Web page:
We ended up with 3/4 of an inch of rain overnight. It wasn’t heavy, just steady. The winds are variable around here. In town 2mph and the occasional gust, but there are spots where it’s running at closer to 20mph. Today and tomorrow it’s like to be mostly drier, with some rain overnight, but Thursday might get “interesting” in the way of wind and rain.
Yesterday seemed long. It was pretty quiet, although we did have some shoppers in, but we tried all day to get as far as doing the pickled cabbage and then didn’t manage it before class time. We were digging the bottles and jars out from under the compounding station and needed to clean up and put away stuff before I could start. I mostly was sorting out small stuff, so I don’t really feel like I accomplished anything. I did a little embroidery at one point and finished the back of a pouch that I’m working on, at least.
Class went very well last night. We had a lot of catching up to do, so more of it was talking about things going on, catching up on mutual news and research topics/questions than it was classtime, but that’s not a bad thing. Tempus had gone home and cleaned the fridge in the apartment. We’re going to store the pickles in the fridge that isn’t reliable as far as temp goes. We had tried keeping food in there….bad idea, but pickles only need to be cool, not at a constantly low temp.
Today it’s already past 1:30 and we haven’t had coffee , although Tempus is working on that, now. Since tonight is going to be shopping and a paper run, we’re talking it easy. Tempus has already done some chores and I’ve done a little sorting out of books. I’m working out where to put the current batch, rather than on the floor next to the bed.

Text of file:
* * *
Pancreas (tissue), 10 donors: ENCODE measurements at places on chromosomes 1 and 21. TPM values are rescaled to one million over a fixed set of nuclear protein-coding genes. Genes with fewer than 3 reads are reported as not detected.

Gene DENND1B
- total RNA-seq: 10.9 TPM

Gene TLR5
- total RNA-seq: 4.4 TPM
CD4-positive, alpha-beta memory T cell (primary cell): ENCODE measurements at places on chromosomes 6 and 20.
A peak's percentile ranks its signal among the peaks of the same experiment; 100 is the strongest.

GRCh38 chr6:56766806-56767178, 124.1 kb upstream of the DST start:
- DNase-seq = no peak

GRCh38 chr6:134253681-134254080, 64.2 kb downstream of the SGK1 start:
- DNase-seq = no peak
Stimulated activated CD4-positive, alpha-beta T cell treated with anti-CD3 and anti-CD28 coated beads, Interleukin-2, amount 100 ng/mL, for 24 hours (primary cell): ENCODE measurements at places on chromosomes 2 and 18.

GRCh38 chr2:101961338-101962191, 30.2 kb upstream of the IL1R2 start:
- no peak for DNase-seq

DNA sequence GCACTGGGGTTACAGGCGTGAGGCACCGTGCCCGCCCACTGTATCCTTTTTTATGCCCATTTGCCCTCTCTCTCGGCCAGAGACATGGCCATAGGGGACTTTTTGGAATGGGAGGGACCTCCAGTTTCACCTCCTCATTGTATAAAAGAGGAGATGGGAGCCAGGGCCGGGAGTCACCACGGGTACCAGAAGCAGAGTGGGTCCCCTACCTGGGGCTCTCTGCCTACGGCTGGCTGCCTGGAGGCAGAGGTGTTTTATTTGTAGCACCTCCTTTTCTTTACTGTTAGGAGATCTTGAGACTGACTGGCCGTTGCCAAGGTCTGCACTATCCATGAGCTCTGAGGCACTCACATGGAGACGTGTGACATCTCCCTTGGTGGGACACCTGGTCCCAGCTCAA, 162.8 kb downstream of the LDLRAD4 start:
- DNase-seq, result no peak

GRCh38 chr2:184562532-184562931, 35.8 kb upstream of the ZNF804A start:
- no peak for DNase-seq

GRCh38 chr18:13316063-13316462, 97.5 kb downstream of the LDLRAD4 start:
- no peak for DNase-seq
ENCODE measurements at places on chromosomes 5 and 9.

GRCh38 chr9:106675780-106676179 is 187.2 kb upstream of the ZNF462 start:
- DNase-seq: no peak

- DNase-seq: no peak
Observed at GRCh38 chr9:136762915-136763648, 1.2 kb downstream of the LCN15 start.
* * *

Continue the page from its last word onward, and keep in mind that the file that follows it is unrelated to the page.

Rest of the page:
Later, after we get some more chores done, we’ll head for the shop. I have some writing to do and then I’ll be starting on pickles and a trial run on haloupky that we’ll have to bake at home, tomorrow. Tempus will pick me up for the last of the run and it’s nice that the route goes right past the shop on the way home, because I can leave things in the fridge until then, without hurting anything.
Today’s Plant is Cascade Oregon Grape, Mahonia aquifolium, or Dull Oregon Grape, Mahonia nervosa. It’s a lovely, spiky-leaved large shrub or small tree with amazing clusters of bright, yellow flowers in the early spring. ull Oregon Grape is a shorter plant with duller leaves with a nerve-like pattern of veins, but they both have the same magickal properties. The locals used it to help with rheumatism and it has been tested to replace Goldenseal in the pharmacopeia with some good results. The fruits can be made into jam or wine, although they’re too sour to eat. – Feminine, Earth,carry to draw money and prosperity, or popularity. More on aquifolium here: http://en.wikipedia.org/wiki/Oregon_grape and on nervosa here:http://en.wikipedia.org/wiki/Mahonia_nervosa